The Guardian cartoonist Steve Bell portrayed Jeremy Corbyn, current leader of the British Labour Party, as Obi-Wan Kenobi.[49]

References[edit]

Footnotes

  1. ^ George Lucas named the planet in an interview with Jon Stewart at Star Wars Celebration V;[1] it was later acknowledged by official sources.[2][3]
  2. ^ In an early draft of the film, his first meeting with Luke is lifted directly from The Hobbit, acknowledging Gandalf as a source of inspiration.[5]
  3. ^ Some fans have pointed out that Obi-Wan's age in the prequels contradicts his elderly appearance in the original trilogy. According to the new chronology, Obi-Wan is 57 by the time of A New Hope; Guinness was no older than 63 when the film was made, making the discrepancy less than six years.[9]
  4. ^ An official timeline released at D23 places the series one year earlier.[41]

Citations

  1. ^ Burton, Bonnie; Vilmur, Pete (August 14, 2010). "Star Wars Celebration Main Event: Play by Play". StarWars.com. Archived from the original on September 3, 2011. Retrieved January 1, 2019.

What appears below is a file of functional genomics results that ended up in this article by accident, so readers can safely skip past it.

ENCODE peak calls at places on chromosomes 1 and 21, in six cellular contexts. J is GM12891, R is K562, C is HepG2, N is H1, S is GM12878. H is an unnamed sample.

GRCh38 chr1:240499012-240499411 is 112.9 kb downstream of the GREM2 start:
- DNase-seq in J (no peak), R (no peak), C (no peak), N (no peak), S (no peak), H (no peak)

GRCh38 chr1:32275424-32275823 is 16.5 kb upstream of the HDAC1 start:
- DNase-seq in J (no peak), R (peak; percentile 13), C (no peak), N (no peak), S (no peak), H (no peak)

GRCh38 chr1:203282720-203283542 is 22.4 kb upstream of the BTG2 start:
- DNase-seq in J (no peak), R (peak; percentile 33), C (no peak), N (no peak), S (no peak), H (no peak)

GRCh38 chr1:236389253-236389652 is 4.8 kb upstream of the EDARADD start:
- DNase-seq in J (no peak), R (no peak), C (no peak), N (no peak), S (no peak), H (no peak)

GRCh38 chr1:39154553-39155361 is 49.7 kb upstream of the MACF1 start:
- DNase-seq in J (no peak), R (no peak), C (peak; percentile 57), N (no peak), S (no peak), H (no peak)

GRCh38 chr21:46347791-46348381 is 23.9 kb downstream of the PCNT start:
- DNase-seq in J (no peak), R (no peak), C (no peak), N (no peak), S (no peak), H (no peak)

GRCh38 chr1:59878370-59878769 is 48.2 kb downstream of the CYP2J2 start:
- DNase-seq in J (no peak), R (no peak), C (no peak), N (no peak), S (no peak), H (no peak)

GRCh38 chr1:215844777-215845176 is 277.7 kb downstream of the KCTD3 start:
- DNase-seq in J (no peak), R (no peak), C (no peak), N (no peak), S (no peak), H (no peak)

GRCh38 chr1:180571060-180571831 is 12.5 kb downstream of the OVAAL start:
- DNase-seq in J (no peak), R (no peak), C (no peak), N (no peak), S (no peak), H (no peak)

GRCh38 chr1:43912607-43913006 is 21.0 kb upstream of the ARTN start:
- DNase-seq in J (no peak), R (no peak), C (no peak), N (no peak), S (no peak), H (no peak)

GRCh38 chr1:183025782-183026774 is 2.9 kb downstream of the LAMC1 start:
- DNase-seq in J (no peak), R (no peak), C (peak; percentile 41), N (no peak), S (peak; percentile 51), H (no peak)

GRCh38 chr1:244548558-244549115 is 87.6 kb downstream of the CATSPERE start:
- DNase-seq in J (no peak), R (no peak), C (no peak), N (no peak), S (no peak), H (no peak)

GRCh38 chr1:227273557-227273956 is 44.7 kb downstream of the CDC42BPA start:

2. ^ "Obi-Wan Kenobi - Info, Pictures, and Videos". StarWars.com. Archived from the original on December 31, 2013. Retrieved January 1, 2019.
  3. ^ "Star Wars: Q: Where's Obi-Wan's home ..." Official Star Wars Twitter. Twitter. August 14, 2010. Retrieved 2010-09-20.
  4. ^ "The best 'Star Wars' memes". dailydot.com.
  5. ^ Taylor, Chris (2015). How Star Wars Conquered the Universe: The Past, Present, and Future of a Multibillion Dollar Franchise. Performing Arts. p. 96.
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  7. ^ "Star Wars: Return of the Jedi Script at IMSDb". Imsdb.com. 1981-12-01. Retrieved 2013-09-18.
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  10. ^ Brooks, Terry (1999). Star Wars Episode I: The Phantom Menace Novelization. London, England: Del Ray Books. ISBN 0-345-43411-0.
  11. ^ Salvatore, R.A. (2003). Star Wars Episode II: Attack of the Clones novelization. London, England: Del Ray Books.
  12. ^ Taylor, James Arnold [@JATactor] (19 December 2015). "yes, it was me originally but they replaced my version with Ewan. I guess if I'm gonna be replaced it should be him!" (Tweet) – via Twitter.
  13. ^ O'Callaghan, Lauren (24 March 2017). "Every Star Wars: Rogue One Easter egg we could find". Games Radar. Future Publishing Limited. Retrieved 16 July 2018.